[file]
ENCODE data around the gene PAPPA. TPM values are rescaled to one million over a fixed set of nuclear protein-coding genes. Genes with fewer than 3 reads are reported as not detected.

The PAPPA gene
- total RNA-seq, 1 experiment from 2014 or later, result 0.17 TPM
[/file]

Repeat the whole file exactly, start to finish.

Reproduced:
ENCODE data around the gene PAPPA. TPM values are rescaled to one million over a fixed set of nuclear protein-coding genes. Genes with fewer than 3 reads are reported as not detected.

The PAPPA gene
- total RNA-seq, 1 experiment from 2014 or later, result 0.17 TPM